In the fully-electric mode, you won’t get many kilometres, but school drop-offs, grocery runs, and a potential short drive to work could see you saving a ton of money on gas, as well as reducing fuel consumption on longer road trips. However, my main issue was forgetting to charge it often, and also knowing that I could easily rely on the gas option. 

I can only assume that most Wrangler owners don’t have large families, but after driving the Wrangler around for a week and getting a couple waves of acknowledgement from other Jeep owners, it slowly grew on me. It wouldn’t be my first choice of vehicle for my family, but it’s far from the bottom of the list.

 Canadas Dinosaur Park in the 2021 Jeep Wrangler Unlimited Rubicon 4xe © Renita Naraine Canadas Dinosaur Park in the 2021 Jeep Wrangler Unlimited Rubicon 4xe

EA: I think that outside the immediate Jeep following, neither the first choice nor the last sums it up well. But without kids in my life, my concern for adult rear passengers is a big deterrent. Legroom is adequate for me at 5’8, but like the RAV4, the Wrangler’s back seats might as well be church pews. They’re sternly upright and unpleasantly stiff, keeping upholstery together beneath child seats or pets’ paws, but also making long journeys thoroughly unpleasant for adult passengers. 

More than this, my $44,095 80th Anniversary Sport S Unlimited tester arrived at a steep $60,220 with a generous but sensible option list. It’s well-equipped, with excellent LED lighting ($695); 3-piece hardtop ($1,295); powerful upgraded audio as part of the $2,995 80th Anniversary appearance package, which also includes heavy-duty shocks and the Technology Group; heated steering wheel, front seats, and remote start ($995); adaptive cruise with front collision and advanced brake assists ($1,450), and a bunch more. Even subtracting the handful of options that I’d leave at the dealership, desirably equipping this Wrangler would still cost approximately $58,000. So when I say that this could work for me, I should note that it would only work if someone else were making the payments.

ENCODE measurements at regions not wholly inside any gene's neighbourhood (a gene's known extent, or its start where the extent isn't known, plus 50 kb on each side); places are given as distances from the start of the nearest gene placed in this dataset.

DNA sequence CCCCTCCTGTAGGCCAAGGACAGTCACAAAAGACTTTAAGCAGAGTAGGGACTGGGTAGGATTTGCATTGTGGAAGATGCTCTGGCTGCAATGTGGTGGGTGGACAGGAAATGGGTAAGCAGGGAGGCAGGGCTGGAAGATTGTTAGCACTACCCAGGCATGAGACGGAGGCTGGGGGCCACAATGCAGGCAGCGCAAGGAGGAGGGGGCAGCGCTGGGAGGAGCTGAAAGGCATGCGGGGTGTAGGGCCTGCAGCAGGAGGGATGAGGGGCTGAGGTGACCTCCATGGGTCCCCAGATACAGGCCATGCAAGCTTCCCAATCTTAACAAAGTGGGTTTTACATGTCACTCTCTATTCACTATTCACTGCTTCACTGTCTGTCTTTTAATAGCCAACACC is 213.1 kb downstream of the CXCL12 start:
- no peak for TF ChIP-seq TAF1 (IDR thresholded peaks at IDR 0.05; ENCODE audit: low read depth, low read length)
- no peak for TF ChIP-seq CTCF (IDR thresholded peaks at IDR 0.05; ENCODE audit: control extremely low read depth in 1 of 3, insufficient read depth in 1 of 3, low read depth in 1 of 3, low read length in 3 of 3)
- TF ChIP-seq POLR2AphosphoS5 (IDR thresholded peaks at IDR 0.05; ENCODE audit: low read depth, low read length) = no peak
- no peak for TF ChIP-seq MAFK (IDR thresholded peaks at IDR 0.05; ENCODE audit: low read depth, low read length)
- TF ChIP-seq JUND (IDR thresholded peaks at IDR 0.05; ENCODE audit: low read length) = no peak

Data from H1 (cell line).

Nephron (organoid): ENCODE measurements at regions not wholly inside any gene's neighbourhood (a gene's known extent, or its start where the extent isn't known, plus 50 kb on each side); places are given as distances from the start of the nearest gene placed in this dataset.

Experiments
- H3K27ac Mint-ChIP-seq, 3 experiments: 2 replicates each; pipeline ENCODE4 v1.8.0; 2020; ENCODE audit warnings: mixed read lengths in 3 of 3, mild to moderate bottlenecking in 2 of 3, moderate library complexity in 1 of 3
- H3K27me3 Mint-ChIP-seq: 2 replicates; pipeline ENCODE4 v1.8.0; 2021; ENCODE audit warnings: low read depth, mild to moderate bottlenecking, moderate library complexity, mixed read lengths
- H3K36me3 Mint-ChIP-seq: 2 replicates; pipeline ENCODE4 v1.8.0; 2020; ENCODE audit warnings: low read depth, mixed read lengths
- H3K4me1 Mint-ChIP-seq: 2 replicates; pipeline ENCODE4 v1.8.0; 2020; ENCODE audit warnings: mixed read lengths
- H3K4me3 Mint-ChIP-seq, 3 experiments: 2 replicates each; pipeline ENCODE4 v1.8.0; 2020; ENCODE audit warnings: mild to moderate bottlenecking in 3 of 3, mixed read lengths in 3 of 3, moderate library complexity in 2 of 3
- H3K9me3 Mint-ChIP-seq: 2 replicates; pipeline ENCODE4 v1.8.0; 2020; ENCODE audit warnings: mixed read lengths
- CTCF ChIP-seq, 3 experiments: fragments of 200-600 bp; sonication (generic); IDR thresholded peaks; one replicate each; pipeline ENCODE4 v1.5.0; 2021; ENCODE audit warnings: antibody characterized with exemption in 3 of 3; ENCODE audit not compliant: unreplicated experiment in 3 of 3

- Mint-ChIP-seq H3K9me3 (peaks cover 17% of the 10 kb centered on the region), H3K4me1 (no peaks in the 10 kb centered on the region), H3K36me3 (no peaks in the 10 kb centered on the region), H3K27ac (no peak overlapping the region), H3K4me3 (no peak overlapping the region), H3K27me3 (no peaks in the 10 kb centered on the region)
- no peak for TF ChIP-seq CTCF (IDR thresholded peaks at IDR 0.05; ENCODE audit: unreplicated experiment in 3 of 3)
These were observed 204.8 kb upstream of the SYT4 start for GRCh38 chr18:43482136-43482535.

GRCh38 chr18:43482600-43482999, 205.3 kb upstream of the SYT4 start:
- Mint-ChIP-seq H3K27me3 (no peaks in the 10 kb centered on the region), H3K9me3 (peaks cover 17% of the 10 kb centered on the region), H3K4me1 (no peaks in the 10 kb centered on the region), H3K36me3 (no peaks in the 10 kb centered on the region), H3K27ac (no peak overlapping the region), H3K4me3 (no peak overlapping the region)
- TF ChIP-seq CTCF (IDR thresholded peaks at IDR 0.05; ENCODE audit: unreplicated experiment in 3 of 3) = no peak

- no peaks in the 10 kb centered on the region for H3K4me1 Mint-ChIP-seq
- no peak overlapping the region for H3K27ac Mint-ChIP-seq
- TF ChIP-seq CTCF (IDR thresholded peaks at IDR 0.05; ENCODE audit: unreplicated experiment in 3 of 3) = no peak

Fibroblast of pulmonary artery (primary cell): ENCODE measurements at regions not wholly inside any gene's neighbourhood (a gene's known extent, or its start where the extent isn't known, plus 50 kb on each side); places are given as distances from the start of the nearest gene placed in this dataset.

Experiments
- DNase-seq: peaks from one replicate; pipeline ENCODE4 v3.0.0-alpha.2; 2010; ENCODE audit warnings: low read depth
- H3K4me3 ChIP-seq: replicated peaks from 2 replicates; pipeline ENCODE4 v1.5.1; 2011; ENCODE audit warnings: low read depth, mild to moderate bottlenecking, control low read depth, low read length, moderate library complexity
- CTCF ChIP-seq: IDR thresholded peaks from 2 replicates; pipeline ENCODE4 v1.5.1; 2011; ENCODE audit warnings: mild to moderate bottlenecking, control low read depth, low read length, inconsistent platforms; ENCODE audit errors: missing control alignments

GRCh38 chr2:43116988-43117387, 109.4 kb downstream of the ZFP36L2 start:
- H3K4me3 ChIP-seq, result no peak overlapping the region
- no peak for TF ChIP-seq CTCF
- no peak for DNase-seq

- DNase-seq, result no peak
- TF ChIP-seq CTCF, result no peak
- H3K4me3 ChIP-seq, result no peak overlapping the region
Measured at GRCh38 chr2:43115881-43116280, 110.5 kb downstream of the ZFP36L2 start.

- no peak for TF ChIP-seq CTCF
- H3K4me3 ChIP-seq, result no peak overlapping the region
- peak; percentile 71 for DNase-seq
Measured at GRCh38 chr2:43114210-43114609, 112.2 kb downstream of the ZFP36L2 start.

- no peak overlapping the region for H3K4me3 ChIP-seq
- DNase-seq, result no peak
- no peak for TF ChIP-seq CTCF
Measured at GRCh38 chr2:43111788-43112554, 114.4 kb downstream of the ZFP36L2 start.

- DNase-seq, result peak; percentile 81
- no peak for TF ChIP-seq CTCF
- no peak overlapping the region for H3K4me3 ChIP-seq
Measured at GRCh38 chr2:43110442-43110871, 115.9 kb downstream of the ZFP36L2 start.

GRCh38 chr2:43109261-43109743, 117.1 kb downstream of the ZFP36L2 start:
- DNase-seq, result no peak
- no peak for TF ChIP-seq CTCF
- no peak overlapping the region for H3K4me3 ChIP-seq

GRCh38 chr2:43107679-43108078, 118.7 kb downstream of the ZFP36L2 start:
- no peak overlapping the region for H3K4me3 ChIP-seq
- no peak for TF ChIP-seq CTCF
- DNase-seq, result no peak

Jeep folks will attempt to allay this concern with reassurances of Wranglers’ consistently high-ranking retained values, and there is an argument to be made there. But if you’re shopping for the long-haul without any plans to cash out later, be mindful that you’re paying for that grille and the mythology that surrounds it. Lifestyle is a big part of the Jeep brand, and the cost of entry is something each individual shopper will have to consider. 

That said, the Wrangler retains its wide appeal for good reason. It’s an emotional, exciting vehicle drenched in popular nostalgia, and even on-road drivers can feel like adventurers for a middle class-accessible MSRP. That the new JL has improved so significantly over the shortcomings of the 2007-2018 JK generation makes it even more attractive, though it’s still a Jeep, for better or worse.